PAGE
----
2013-05-16 04:33:37 PM

metallion: Tommy Moo: No way is teleporting more than a quantum particle "almost here." And even if it was, I'd never do it. No one stops to think that the people in Star Trek die every time they use a teleporter, and are replaced with an exact copy of themselves at the other end.

There was a story in Isaac Asimov's Science Fiction Magazine in either '79 or early '80, about teleport technology.  Can't remember the name.

It opens with the inventer of the technology watching people getting in and out of the transports.  She meets a young boy who has teleported everywhere, and she has a couple of flashbacks.

One is creating the technology, and two, is how to solve the fact that it's not truly teleport tech as much as it is copy tech.  When you teleport, your dna/body stats are read, and then you are electrocuted with enough voltage to turn you to ash, and the data is transmitted to the destination, where you are rebuilt.

She is afraid that if she teleports, she'll lose her soul.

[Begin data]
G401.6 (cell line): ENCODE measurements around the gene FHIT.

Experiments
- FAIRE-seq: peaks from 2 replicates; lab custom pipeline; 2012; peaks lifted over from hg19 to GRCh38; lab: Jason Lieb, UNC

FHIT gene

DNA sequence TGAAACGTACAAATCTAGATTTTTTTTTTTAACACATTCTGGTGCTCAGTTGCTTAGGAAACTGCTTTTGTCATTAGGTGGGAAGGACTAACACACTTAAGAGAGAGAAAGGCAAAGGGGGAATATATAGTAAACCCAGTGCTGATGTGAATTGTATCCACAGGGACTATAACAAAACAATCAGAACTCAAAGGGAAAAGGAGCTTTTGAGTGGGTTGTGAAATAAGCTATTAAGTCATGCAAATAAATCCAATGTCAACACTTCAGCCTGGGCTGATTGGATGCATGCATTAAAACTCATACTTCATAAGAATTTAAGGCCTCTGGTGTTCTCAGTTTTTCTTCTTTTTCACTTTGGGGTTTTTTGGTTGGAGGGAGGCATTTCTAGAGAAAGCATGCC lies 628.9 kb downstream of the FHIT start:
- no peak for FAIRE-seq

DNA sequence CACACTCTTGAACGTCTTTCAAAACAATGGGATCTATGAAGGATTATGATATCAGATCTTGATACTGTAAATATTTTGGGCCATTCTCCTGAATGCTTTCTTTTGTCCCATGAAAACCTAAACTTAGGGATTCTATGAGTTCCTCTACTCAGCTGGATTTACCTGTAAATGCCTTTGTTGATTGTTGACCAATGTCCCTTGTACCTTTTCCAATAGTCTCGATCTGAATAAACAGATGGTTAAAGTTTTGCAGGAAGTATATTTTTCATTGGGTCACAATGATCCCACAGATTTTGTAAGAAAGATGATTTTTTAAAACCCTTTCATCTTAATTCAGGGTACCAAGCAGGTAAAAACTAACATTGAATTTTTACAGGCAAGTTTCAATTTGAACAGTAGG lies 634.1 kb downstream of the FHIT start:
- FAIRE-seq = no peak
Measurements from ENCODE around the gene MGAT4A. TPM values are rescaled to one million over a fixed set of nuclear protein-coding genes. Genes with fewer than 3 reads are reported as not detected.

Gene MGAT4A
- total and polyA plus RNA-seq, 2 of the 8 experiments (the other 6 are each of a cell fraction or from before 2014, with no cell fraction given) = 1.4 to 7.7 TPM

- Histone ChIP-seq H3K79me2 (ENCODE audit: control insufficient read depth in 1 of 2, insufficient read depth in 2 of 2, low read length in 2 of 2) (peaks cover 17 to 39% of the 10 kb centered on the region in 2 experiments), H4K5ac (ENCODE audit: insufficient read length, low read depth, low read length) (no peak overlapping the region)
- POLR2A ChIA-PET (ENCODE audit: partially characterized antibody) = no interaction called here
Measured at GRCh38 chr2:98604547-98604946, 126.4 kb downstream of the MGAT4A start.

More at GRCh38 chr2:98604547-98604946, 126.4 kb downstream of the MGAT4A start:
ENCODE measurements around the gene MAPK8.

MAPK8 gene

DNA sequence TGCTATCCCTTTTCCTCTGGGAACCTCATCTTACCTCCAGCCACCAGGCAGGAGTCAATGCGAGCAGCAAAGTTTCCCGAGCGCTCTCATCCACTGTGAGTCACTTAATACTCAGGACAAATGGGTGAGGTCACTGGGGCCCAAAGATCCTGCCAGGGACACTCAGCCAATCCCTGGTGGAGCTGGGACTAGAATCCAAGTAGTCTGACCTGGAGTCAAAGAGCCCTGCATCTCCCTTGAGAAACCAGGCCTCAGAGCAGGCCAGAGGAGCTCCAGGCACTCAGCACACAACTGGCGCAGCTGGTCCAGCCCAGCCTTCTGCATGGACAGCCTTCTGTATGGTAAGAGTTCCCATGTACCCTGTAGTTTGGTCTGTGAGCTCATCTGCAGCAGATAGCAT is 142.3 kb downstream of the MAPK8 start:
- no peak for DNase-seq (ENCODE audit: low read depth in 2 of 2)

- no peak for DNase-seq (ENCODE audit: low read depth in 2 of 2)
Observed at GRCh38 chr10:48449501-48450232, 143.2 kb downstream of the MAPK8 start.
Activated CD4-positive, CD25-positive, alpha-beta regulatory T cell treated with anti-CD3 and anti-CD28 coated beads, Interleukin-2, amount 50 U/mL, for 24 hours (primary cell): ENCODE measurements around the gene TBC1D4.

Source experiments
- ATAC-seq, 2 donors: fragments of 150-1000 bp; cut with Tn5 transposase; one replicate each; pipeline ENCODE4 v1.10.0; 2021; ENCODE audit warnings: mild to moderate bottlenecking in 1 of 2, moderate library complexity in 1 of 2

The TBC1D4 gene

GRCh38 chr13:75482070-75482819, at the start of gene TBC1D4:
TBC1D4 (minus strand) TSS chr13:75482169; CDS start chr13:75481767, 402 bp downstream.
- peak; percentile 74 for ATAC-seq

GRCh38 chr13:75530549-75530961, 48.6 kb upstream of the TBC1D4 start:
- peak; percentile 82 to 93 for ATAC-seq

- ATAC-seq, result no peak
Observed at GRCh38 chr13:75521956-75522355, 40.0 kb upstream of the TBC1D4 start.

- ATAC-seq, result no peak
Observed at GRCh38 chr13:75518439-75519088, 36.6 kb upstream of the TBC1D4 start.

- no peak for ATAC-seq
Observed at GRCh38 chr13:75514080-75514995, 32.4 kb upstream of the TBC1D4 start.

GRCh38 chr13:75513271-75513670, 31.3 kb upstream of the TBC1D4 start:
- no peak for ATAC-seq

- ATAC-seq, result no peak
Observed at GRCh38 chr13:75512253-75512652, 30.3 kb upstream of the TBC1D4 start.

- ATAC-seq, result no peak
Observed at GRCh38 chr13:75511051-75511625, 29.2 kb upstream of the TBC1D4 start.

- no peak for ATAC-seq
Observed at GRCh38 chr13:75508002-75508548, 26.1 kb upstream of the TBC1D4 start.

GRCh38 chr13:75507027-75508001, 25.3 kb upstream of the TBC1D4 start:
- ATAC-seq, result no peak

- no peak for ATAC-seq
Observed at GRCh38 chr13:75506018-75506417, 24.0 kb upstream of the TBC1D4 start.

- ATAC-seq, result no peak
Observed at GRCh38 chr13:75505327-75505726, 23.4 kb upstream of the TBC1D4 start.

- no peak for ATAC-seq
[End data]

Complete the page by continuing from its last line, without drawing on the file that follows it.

It ends up with the kid picking her up, and tossing her into the teleporter, and when she rematerilizes, she realizes that it isn't that bad.

It's been a long time since I read that, but it was a fun read.


The thing is, that if it copies you, then that copy just thinks everything is fine because it remembers being you. The original you, however, probably experiences your life ending as soon as the teleport happens. There's just no way to tell what happens to that sense of self.
 
2013-05-16 04:35:30 PM
I'm not boinking a hologram right now so shut up.
 
2013-05-16 04:40:02 PM

Tommy Moo: No way is teleporting more than a quantum particle "almost here."


Exactly. I friend of mine and I used to do a calculation, every so often. It's a reasonable assumption that, to teleport a human (in the way described by Star Trek), you'd need a computer to control the process. Being (very) generous, we'd assume one computer cycle to teleport each elementary particle in a human body. The last time I did the math (in about 2005), there hadn't been enough computer cycles in all of computing history to teleport a single person.

No, I'm thinking teleportation will be more like Stargate, if we can ever figure out how to create and control wormholes.
 
2013-05-16 04:50:07 PM
Yeah list kinda sucked. One thing we do sorta have is force fields. They're used as a vacuum-atmosphere barrier for ebeam welding. See plasma window.